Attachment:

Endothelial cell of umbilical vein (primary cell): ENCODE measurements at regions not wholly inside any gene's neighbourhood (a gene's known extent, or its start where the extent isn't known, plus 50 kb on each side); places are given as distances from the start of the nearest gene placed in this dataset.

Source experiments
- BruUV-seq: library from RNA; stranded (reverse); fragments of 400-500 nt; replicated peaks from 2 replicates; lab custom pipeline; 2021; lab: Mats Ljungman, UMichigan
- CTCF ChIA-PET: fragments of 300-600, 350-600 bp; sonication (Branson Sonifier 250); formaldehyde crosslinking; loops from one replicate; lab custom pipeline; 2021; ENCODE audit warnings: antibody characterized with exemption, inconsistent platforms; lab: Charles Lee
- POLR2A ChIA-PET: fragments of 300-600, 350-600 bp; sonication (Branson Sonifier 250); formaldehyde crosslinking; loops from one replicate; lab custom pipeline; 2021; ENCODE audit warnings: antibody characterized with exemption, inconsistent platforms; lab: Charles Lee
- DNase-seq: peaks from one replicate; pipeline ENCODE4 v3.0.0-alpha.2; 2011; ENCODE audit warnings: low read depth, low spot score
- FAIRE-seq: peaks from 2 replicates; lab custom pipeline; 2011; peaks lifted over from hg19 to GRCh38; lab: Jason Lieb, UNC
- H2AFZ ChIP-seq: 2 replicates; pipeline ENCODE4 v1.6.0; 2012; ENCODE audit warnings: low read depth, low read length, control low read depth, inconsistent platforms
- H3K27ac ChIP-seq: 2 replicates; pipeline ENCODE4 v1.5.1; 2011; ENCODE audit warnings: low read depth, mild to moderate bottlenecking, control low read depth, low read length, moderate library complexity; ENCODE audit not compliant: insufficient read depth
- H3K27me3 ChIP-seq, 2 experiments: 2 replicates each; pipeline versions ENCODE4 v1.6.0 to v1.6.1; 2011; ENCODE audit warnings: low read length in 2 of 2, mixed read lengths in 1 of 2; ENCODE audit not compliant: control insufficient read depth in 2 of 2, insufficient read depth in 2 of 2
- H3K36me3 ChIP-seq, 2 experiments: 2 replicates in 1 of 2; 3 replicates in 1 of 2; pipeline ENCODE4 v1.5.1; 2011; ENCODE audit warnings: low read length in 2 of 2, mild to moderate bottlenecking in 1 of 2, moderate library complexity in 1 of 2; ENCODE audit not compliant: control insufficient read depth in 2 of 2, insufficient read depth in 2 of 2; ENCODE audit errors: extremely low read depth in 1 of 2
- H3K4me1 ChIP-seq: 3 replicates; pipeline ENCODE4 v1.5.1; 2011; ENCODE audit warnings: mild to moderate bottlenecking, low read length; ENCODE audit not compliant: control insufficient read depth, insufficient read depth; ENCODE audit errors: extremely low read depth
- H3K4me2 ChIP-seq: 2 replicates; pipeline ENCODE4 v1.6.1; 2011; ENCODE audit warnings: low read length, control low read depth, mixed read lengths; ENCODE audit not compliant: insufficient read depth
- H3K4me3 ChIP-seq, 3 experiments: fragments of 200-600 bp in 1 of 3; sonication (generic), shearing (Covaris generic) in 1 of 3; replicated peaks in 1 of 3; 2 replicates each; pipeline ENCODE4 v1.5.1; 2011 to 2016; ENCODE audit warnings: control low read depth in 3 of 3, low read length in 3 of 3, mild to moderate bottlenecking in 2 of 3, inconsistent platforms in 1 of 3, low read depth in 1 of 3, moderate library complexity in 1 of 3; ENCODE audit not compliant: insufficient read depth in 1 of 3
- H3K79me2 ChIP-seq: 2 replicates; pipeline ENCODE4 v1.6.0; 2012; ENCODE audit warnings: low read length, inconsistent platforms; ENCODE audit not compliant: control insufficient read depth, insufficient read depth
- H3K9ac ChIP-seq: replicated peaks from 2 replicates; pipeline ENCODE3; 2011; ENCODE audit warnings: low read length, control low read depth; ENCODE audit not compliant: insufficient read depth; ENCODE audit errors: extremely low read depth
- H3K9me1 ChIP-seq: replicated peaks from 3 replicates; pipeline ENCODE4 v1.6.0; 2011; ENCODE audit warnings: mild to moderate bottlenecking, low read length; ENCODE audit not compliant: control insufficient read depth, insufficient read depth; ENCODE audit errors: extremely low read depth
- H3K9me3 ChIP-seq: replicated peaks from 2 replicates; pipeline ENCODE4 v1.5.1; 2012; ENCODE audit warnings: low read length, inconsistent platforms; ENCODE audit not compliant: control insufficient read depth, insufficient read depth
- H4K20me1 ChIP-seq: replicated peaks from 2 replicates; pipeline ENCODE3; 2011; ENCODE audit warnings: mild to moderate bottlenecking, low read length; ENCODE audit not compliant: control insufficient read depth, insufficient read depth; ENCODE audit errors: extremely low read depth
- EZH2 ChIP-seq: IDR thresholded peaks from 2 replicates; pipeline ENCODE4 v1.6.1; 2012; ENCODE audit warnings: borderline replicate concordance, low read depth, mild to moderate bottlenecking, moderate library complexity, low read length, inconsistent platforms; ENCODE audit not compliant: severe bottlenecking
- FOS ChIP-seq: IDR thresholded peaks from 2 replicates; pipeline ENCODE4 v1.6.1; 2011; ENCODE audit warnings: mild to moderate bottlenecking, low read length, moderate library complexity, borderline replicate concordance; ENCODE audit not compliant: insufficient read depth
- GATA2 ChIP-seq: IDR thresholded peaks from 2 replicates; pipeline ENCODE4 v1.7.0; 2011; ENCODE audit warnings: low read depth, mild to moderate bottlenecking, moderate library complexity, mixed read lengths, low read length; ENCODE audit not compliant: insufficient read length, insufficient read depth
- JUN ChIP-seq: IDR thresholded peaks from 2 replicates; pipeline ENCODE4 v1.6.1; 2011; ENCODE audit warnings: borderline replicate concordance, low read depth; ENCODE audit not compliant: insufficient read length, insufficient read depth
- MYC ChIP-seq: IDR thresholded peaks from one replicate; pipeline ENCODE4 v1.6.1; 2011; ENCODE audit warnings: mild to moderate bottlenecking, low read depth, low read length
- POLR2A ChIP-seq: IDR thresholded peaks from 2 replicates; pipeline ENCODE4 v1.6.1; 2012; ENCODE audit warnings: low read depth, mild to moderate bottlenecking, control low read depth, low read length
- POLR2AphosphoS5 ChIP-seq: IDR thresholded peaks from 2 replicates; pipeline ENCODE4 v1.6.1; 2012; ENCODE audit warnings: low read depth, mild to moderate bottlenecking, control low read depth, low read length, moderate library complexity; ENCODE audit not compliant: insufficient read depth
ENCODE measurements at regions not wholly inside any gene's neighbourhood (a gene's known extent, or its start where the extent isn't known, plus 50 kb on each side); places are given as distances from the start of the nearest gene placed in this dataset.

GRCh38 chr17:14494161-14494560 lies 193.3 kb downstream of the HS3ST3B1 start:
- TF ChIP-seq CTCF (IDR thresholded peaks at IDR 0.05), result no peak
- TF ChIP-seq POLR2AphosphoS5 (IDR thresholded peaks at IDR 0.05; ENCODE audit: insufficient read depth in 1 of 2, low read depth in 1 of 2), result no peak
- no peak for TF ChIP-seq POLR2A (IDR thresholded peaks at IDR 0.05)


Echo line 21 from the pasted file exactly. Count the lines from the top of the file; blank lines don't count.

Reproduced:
- FOS ChIP-seq: IDR thresholded peaks from 2 replicates; pipeline ENCODE4 v1.6.1; 2011; ENCODE audit warnings: mild to moderate bottlenecking, low read length, moderate library complexity, borderline replicate concordance; ENCODE audit not compliant: insufficient read depth